, , (osm)

Obviously I could have put the subject elements in the title, like window, wall, gutter and weed, but then this would have directed the viewers thoughts instead of giving them freedom to roam. Tyler Monson refuses to add titles since I follow his blog, and honestly, I don’t miss the titles too much. Martina from blackandwhitecolours.de does the contrary: she combines quotations and photographs for an enhancing effect, while Juha uses lines from contemporary poems for his post titles. So is there a golden rule? Most probably not, so I will continue to struggle titles for my posts and sometimes be lucky and other times without an idea. As long as there is an image worth looking at, that shouldn’t be a problem, neither for the reader nor the author.

Title – What Title?

 — 

10 thoughts

  1. For me the title either comes first, giving rise to the content, or last. More often the former. But then again, in hardly what you’d call prolific so it doesn’t mean much.

    1. I am somewhat ambivalent regarding titles. What you do is often photography with a small essay, and in that case the title is definitely important.

      But even with “pure photography” titles can do both – enhance the viewing experience or narrow it down, pre-determining paths of thought. The latter I clearly want to avoid, the former indeed is difficult.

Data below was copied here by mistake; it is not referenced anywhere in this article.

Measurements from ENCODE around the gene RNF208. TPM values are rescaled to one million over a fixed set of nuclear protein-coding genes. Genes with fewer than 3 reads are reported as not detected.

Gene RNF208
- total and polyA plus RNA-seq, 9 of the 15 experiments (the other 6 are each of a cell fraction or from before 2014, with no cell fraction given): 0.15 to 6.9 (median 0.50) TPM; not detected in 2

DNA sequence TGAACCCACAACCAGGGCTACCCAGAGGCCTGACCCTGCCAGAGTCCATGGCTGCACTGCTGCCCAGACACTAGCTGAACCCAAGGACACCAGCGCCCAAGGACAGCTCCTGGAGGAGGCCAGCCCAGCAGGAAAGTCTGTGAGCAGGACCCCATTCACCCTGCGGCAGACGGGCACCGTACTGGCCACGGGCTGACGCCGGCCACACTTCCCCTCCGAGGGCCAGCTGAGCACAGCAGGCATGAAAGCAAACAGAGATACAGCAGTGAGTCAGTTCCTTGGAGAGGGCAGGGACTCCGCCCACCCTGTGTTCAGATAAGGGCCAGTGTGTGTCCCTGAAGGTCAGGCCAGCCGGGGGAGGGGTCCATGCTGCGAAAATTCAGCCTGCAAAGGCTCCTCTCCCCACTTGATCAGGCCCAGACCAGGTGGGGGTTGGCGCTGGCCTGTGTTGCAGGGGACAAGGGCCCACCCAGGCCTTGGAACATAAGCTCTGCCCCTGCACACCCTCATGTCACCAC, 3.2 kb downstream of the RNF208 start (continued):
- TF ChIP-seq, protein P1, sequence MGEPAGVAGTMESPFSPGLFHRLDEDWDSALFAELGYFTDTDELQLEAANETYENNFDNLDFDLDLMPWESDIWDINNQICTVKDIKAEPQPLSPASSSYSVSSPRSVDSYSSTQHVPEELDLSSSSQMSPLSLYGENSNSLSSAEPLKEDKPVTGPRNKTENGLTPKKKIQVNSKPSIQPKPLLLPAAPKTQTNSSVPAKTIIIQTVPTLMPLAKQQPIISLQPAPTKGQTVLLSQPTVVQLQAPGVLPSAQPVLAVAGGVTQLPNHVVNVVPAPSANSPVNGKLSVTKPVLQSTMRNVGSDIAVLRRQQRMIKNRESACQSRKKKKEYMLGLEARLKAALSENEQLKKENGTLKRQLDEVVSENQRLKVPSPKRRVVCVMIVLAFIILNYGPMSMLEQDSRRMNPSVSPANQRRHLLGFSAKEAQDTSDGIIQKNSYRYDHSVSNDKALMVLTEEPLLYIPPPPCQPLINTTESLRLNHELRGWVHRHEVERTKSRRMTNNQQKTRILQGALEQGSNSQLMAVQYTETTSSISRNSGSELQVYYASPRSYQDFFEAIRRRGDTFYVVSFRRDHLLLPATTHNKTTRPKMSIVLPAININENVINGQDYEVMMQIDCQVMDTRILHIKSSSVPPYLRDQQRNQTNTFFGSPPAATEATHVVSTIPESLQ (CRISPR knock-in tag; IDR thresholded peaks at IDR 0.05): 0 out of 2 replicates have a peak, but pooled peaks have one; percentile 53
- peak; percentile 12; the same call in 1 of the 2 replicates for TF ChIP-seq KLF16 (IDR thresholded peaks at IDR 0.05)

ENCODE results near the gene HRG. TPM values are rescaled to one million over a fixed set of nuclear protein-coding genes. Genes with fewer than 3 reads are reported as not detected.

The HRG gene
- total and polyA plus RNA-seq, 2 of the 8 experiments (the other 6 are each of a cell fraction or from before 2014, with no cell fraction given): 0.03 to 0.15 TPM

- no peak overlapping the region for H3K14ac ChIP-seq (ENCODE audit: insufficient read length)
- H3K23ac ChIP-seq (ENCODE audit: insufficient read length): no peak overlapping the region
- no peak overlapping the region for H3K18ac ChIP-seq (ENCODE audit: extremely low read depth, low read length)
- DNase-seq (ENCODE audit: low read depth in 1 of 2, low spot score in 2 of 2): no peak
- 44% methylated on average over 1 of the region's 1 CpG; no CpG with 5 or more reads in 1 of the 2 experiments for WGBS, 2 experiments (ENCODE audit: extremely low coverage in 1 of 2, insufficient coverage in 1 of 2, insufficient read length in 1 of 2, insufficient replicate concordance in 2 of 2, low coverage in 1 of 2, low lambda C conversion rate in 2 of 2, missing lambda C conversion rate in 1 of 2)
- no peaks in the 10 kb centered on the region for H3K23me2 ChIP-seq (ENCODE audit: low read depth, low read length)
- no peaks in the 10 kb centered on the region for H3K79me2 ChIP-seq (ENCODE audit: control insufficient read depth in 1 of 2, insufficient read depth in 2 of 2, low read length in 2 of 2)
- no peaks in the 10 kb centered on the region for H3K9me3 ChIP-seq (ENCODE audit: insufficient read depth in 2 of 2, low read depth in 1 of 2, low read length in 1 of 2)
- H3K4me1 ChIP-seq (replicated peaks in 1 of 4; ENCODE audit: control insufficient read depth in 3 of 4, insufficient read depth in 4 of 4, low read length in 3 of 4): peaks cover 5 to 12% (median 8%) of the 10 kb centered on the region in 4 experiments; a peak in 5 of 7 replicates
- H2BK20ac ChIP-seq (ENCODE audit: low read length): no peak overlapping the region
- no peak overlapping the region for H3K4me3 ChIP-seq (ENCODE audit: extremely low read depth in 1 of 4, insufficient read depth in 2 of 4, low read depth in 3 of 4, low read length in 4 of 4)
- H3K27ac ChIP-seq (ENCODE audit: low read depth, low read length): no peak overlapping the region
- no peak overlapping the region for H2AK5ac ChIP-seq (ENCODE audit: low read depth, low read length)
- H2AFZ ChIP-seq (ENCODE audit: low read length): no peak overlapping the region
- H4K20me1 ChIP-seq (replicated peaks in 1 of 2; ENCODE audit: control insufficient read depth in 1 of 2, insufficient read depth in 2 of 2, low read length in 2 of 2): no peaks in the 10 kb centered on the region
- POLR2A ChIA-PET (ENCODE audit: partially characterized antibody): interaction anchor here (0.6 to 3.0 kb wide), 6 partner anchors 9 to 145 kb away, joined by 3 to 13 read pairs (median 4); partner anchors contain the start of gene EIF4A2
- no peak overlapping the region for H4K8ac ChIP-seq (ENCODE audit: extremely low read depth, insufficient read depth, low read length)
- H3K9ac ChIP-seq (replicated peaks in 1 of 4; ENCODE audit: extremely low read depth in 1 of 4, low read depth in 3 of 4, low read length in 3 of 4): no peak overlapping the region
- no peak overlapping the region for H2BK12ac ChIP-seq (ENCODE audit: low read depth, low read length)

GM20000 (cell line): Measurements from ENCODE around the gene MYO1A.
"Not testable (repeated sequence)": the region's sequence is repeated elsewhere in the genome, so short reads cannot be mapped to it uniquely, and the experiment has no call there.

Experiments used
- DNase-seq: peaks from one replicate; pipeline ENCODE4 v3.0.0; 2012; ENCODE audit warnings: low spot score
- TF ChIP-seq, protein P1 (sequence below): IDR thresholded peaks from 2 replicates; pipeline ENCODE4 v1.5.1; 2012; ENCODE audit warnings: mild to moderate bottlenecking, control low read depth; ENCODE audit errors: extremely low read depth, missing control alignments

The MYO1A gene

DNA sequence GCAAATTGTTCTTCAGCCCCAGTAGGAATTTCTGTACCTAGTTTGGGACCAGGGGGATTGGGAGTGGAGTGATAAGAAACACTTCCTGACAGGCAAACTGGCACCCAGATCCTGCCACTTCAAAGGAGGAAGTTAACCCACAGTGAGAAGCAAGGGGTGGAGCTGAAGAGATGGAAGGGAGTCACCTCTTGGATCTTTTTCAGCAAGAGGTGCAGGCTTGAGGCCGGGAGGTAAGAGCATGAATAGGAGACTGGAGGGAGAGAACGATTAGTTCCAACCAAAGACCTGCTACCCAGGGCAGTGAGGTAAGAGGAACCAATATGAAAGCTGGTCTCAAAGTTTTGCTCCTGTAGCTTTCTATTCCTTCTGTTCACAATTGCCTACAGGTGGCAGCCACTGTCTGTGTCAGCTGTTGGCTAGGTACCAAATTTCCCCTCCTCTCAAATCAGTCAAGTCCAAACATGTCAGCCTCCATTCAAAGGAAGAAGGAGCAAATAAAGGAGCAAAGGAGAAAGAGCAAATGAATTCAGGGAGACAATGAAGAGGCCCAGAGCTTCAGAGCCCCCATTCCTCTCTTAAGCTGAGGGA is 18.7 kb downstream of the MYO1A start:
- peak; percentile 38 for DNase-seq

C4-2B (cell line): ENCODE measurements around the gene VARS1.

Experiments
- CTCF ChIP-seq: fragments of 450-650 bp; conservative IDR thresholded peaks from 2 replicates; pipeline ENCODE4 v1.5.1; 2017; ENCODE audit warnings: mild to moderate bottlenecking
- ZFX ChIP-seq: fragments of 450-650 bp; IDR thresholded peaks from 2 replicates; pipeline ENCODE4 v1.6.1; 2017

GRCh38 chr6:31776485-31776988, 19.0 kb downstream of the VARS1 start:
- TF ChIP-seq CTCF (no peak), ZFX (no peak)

2. For me it’s picture first, everything else second. I go straight to the image, then read title and any other stuff. But I like this, it’s funny because it looks like a face. This is a picture that will make you smile.

    1. Admittedly I sometimes get stuck with titles, not being able to immediately clear my thoughts.

      Re. the image: there’s clearly that element of humour in it, but it also fits my preferences for un-vivid colours. Glad you like it!

  3. Although I’m currently into poems, and the lines I select sometimes seem to have a direct connection to the photographs, I try to avoid any categorization and instead like titles which open up the interpretation so to speak. However, when searching for a fitting poem I sometimes find a new interpretation to a photograph, something completely different, so in that sense they do go together. (Btw, most of the poems are contemporary because “old English” is just a bit too unnatural for me to use in titles.)

    1. Yes, Juha, that’s what I like in your way of selecting titles. It can open up to new seeing – and as a quote it never sounds contrived.

  4. I never think that much about these things – I am always under the impression too much thinking deters me from having fun and delight in art, photography.
    No rules. It’s more about what one feels is right at this moment for this photo at this point of his life. Since most of us are amateurs we have the privilege to do as we please and if with the next post someone wants to quote the complete Ulysses, abandon all titles or start writing own poems, why not?
    Of course – with feeds that often don’t show the whole posts and tweets – you could use the title to attract people to your blog. I am not going to click on a tweet that says: photo #13456 but perhaps on a tweet that says “title, what title?” 😉 But again, no rules.

    And about me? I am lazy, that’s all – I don’t have to think about titles, I just open the book or the magazine and let my mind wander over the sentences.
    This was the concept right from the start of my blogging – my blog wouldn’t exist without this conept. Or would have died after four weeks because of my laziness.

Leave a Reply

Your email address will not be published. Required fields are marked *